No Good Gofers is also notable because, to my knowledge, it is Pat Lawlor’s final game. This is the guy who created Addams Family Pinball, the single most popular pingame ever, ever made, and still a decent earner now many years after its release. Lawlor liked to make tables clever, mixed-up games, often with extra flippers high up on the board. (Addams Family had one flipper that the game itself could use, and at certain times tried to make a particular shot all by itself. There were targets above and below the shot that were often hit if the main shot failed, and using the data from those in combination with an artificial intelligence training algorithm, it could figure out exactly when to make the shot, and could get to be very accurate.) In addition, most Lawlor games had a Multiball Jackpot shot high up on the playfield, usually a ramp that could only be made by using one of those upper flippers. No Good Gofers has such a shot.
Pat Lawlor liked to add novel, sometimes insane, playfield elements in his games. In Addams Family Pinball these were The Power (the infamous magnets under the playfield, which contrary to some peoples’ opinion are not standard equipment on pinball machines), Thing Flips (the afore-mentioned autoflip) and The Thing itself, a model of a hand with an attached magnet which could grab – and return – the ball from a hole at the top of the table. In No Good Gofers, the special features include a wheel set into the playfield covered with sandpaper, which spins rapidly at various times (especially during multiball), playing havoc with the ball trajectory, but also doubling as a "spin-the-wheel" type of award roulette, and a sheet of plastic covering the top half of the board, which could be accessed via a special ramp that raised up at various times and allowed access to a couple of extra shots, including one really difficult-to-reach shot at the very upper-right, the "Hole-In-One" shot, which completed the hole the player was on and also awarded a lot of bonus.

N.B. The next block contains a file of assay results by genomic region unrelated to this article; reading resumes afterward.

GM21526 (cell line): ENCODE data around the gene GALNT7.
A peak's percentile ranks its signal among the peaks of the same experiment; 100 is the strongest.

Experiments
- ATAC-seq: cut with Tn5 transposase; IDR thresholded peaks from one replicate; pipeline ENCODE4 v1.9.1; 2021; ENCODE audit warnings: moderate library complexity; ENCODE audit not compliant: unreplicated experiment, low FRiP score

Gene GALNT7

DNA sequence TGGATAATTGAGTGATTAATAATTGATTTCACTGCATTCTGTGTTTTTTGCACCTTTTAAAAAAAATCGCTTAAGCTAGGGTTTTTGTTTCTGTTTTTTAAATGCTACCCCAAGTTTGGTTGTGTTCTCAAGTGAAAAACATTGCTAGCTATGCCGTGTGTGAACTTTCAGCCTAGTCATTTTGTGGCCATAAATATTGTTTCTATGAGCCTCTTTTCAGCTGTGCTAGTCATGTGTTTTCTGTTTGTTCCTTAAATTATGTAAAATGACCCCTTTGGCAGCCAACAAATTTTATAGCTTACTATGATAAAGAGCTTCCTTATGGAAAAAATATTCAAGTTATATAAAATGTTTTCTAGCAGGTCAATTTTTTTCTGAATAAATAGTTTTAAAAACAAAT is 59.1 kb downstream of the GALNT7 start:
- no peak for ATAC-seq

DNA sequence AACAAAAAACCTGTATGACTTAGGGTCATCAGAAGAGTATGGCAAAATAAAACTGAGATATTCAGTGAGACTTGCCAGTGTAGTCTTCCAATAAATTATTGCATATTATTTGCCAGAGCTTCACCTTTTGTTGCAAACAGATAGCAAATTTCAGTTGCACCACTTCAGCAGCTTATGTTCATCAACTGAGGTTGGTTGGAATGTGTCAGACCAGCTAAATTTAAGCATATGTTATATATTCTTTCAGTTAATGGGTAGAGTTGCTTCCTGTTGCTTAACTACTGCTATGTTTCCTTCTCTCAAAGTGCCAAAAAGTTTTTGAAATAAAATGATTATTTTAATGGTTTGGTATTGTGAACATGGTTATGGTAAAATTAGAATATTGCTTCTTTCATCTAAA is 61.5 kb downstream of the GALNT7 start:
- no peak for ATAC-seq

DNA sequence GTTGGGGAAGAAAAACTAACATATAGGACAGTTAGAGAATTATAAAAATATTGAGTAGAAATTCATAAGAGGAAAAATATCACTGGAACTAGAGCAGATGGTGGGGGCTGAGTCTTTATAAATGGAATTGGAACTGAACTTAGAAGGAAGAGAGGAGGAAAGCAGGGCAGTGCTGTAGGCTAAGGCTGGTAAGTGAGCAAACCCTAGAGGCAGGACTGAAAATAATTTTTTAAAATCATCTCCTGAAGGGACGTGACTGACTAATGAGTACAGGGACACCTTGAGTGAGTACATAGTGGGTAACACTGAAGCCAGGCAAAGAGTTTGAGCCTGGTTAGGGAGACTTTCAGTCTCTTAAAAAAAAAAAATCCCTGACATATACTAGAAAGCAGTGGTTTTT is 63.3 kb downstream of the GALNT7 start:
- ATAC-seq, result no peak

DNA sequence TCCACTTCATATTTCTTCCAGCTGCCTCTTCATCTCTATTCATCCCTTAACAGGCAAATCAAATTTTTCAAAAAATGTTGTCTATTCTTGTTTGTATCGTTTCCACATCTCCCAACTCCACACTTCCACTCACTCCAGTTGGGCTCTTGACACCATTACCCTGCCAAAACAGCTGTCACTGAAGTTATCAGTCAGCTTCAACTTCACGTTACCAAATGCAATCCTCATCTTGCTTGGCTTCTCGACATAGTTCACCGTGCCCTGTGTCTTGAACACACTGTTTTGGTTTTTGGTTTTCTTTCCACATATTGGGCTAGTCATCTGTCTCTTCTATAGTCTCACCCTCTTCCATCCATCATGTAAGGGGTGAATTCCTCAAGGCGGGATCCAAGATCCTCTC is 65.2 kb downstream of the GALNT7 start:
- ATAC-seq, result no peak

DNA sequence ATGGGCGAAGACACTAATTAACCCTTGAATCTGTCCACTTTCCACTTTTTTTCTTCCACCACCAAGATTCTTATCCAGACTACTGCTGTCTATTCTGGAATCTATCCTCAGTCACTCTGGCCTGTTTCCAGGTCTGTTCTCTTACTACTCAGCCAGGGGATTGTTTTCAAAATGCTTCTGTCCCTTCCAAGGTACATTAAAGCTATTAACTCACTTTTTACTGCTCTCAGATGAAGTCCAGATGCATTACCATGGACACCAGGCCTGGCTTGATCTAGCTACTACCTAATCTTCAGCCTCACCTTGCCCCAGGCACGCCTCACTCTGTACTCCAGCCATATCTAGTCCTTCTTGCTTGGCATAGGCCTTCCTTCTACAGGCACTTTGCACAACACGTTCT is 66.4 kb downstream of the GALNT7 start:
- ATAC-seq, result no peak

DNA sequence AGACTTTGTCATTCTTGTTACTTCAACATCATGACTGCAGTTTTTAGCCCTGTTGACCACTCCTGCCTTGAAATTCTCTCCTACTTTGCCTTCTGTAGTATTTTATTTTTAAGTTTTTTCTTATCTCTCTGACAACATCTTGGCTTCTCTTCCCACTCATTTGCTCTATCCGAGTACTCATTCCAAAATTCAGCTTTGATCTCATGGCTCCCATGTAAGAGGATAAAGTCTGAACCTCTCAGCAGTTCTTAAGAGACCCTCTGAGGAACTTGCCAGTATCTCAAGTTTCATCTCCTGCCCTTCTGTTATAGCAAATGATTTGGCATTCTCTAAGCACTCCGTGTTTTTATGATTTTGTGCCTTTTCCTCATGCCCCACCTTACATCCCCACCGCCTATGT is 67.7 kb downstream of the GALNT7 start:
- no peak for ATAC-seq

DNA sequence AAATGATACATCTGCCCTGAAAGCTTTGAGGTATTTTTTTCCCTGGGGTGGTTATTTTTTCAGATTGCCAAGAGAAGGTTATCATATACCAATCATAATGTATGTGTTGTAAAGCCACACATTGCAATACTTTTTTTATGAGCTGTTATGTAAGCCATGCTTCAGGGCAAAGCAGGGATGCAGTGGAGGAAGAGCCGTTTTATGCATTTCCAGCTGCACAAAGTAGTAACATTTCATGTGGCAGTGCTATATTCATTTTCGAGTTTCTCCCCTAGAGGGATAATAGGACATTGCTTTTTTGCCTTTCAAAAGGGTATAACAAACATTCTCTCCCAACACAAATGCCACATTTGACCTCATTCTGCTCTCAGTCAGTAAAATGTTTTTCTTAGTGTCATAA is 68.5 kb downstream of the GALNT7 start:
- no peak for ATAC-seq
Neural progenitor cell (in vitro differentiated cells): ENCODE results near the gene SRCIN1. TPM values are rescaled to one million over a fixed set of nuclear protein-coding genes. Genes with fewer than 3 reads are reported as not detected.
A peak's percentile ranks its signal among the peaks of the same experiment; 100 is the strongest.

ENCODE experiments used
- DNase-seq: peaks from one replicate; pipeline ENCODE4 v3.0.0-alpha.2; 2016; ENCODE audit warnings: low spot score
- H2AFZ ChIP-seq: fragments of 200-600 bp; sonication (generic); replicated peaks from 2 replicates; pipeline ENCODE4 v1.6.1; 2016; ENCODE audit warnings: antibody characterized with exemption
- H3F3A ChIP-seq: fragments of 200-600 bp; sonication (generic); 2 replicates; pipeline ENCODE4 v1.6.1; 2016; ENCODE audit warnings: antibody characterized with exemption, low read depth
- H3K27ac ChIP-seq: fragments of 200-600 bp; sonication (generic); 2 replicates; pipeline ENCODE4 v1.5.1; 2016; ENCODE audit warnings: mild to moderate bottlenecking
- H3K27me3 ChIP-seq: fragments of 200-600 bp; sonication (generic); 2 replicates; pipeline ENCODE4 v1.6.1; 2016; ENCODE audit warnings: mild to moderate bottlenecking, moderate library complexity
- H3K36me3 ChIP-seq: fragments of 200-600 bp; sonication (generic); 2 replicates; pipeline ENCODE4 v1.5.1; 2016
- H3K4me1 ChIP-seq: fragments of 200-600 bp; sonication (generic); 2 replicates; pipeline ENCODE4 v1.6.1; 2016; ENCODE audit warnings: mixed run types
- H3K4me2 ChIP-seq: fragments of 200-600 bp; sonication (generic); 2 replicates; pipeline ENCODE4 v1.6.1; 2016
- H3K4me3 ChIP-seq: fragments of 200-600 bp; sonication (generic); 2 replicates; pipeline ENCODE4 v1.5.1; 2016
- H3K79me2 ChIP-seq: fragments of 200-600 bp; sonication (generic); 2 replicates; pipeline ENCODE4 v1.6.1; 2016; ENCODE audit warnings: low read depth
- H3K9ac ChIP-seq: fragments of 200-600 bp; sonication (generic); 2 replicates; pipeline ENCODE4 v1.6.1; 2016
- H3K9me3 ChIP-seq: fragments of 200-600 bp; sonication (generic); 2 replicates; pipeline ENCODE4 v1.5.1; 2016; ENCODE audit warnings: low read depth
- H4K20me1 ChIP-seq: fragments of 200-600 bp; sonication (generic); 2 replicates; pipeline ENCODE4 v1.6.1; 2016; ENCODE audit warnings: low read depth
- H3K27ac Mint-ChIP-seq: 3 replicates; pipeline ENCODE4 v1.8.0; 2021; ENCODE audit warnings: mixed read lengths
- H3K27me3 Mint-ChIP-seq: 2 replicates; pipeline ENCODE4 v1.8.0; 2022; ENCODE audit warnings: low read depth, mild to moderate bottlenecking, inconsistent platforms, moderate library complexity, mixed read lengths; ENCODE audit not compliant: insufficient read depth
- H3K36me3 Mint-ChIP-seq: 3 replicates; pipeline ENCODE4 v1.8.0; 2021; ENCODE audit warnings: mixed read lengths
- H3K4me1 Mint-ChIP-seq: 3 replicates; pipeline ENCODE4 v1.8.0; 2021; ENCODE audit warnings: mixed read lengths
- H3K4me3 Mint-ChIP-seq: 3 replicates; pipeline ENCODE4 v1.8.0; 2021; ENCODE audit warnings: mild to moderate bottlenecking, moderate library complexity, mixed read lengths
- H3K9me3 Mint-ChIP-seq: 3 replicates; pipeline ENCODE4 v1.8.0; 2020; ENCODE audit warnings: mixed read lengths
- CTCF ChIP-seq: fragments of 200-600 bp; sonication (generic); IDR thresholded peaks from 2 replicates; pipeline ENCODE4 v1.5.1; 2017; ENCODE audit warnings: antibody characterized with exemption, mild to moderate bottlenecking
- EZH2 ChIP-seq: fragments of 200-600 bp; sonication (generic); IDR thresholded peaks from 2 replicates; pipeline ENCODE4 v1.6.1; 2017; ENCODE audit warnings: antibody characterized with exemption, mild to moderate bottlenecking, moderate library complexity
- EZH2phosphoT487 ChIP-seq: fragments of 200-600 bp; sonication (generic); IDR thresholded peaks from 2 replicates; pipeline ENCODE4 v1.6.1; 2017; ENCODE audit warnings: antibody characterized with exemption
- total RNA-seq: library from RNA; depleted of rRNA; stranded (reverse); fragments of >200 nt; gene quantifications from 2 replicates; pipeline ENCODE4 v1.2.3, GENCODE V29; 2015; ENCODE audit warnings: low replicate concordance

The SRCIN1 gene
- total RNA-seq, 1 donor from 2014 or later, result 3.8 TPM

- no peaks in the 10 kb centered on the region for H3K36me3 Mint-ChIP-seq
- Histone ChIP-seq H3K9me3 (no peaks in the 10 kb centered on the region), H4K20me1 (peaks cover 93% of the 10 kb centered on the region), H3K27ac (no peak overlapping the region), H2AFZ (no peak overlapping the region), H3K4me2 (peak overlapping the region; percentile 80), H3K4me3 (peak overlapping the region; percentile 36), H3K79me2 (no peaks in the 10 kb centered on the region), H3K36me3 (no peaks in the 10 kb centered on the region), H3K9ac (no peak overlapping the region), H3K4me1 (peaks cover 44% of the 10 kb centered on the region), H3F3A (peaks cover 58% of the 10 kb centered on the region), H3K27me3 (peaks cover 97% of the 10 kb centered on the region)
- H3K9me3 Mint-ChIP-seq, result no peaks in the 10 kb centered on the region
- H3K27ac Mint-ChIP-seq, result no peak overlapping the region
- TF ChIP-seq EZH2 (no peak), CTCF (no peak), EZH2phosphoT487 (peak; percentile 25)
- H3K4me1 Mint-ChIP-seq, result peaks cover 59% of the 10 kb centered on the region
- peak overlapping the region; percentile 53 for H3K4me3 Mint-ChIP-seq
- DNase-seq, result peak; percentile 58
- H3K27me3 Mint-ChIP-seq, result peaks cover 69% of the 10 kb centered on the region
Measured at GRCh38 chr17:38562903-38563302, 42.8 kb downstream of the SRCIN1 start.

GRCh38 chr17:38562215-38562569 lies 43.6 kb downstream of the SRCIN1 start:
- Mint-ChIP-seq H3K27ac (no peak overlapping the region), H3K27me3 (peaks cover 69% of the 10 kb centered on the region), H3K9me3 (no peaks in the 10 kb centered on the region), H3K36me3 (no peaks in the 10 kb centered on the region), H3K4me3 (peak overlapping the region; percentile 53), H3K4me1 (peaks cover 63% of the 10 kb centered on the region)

The real object of No Good Gofers is to complete nine holes of golf (through either Hole-In-Ones or the more usual way of making flashing shots on the board then hitting the Putting Green hole) and then play Hole-In-One Challenge, which I have never seen but rulesheets seem to refer to as a special Multiball where a Hole-In-One scores a Special.
I wonder what Lawlor is doing these days? Williams/Bally has left the pinball industry, and I don’t think he’s jumped over to Stern Pinball, has he?
Pat Lawlor is responsible for Stern Pinball's recent release, Monopoly!
He's founded Pat Lawlor Design, which makes games regularly for Stern. Stern seems to be hiring other Williams veterans, too.